Councils must invest in digital self-service now or face catastrophe

Suraj Kika, CEO, Jadu takes a look at why the need for digital self-service is greater than ever – and must happen now.

It has been reported this week that East Sussex Council is set to cut services to the bare legal minimum to avoid following Northamptonshire County Council into bankruptcy.

Disaster is no longer on the horizon, it’s staring us in the face.

To survive, East Sussex will serve only the most vulnerable under a ‘core offer’ that will see many services cut or shut down entirely. The services that most people expect – and rely on – from government could simply disappear.

We’ve been heading this way for a while as the spending power of our councils has shrunk by over a third since 2010. With no ability to raise taxes at a local level, local authorities have had the mammoth task of doing more with less. The storm has been coming, but for the likes of East Sussex and Northamptonshire (along with 15 other counties according to the National Audit Office), it’s already here.

A solution lies in effective digital self-service. If the majority of services can be accessed and managed online by the majority of digitally savvy citizens, then phone and contact centre resources are freed-up to help those that need it.

Pendle Borough Council is an example of a council that has undergone a digital transformation and seen a 95% reduction in contact centre footfall because residents are choosing self-service. 51% of all council/citizen contact and transactions are now made online (compared to 17% in 2016). Likewise, Lichfield District Council launched a fully integrated and automated garden waste service, signed-up 82% of customers online and generated over £800k revenue within the first four weeks.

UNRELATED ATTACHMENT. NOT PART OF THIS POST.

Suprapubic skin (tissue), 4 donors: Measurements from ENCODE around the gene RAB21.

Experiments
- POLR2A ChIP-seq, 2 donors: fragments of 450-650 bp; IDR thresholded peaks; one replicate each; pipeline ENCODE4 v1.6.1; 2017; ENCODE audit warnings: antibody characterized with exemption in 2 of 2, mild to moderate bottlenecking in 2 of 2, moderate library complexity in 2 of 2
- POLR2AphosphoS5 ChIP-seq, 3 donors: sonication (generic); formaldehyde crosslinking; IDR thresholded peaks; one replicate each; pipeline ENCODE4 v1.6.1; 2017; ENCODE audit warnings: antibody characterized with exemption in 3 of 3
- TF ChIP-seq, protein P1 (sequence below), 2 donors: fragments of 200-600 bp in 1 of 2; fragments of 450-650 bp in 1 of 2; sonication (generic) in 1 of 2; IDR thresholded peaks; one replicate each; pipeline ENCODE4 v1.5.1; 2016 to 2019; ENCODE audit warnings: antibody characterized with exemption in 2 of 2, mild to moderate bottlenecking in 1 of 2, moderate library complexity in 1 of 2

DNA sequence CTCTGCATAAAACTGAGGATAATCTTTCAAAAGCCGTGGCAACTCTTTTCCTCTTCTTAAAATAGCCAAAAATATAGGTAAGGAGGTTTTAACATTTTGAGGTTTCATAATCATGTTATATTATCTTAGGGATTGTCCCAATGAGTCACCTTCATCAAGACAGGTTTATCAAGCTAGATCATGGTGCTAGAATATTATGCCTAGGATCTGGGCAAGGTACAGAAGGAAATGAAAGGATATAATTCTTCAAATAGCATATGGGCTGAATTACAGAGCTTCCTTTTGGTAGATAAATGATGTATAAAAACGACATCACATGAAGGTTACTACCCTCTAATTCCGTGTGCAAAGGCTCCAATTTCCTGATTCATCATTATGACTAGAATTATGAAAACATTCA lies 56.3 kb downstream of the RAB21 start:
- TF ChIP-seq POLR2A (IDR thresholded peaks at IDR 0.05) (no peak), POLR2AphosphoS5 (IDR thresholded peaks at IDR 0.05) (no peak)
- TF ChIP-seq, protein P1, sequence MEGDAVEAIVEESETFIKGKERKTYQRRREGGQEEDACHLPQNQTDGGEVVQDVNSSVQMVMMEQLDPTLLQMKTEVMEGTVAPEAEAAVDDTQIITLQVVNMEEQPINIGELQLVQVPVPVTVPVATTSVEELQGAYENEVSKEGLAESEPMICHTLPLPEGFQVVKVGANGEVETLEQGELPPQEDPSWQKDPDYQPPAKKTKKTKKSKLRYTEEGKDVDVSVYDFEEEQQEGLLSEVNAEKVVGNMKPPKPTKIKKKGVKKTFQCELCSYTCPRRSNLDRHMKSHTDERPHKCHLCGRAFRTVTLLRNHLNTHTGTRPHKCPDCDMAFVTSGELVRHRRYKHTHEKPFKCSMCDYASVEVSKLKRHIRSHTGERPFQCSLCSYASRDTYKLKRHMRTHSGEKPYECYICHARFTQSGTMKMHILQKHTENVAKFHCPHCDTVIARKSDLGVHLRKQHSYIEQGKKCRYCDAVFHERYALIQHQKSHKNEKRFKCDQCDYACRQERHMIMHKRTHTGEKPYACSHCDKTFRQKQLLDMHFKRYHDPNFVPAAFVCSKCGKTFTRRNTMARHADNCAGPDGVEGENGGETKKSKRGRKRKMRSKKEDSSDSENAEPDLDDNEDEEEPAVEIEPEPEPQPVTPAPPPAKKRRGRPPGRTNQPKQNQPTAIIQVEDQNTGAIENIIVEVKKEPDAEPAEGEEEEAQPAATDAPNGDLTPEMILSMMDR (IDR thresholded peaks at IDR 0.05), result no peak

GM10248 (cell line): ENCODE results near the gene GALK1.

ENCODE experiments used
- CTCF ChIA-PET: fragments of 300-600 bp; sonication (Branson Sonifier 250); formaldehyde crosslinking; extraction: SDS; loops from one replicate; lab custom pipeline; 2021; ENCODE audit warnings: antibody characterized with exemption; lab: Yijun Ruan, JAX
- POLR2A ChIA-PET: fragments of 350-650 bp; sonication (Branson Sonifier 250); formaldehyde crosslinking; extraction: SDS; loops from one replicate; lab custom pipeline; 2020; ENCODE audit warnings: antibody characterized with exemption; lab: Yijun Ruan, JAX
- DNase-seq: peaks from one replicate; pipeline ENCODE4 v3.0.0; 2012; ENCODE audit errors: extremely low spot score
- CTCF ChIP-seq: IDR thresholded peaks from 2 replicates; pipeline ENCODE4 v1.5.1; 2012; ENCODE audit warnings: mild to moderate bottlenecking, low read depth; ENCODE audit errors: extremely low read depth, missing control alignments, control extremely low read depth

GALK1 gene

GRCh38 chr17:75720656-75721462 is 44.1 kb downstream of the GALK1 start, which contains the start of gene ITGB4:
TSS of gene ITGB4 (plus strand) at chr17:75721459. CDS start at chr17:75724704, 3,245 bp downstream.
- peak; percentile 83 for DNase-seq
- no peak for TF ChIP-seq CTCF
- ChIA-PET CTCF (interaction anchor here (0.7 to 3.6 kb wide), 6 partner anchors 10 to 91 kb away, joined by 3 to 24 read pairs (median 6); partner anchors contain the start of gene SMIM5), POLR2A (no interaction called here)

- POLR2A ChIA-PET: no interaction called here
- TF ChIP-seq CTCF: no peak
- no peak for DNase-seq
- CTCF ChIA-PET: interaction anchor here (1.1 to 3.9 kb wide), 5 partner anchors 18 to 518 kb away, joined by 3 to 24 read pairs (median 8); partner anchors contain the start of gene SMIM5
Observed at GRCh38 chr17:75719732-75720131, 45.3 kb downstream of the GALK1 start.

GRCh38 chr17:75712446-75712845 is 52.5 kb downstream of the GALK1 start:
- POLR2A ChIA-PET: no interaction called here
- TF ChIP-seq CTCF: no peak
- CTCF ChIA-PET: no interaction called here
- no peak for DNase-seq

There is no reason that such successes cannot be replicated time and time again. The reuse and sharing of solutions between councils, which are non-competing entities after all, may seem obvious, but is still rare.  Fundamentally, each council does variations of the same things and can certainly not afford to reinvent each time.

Instead, local gov must adopt the “Lego brick” approach to building public services and embrace standard “plug and play” parts, detailed in the Better Public Services report and accompanying manifesto.

We can no longer afford to talk about this problem as if it’s abstract. It’s at our door and digital self-service offers a solution that can be applied today.

Of course, this is all happening against a backdrop of Brexit. No-deal fears have pushed sterling to a 12-month low this week and the Bank of England Governor Mark Carney has said the risk of no deal is still “uncomfortably high”.  In the short to medium term at least, the environment for local authorities looks like it will only become even more challenging. The time for action is now!

 

Published in GovTech Leaders, August 10, 2018.

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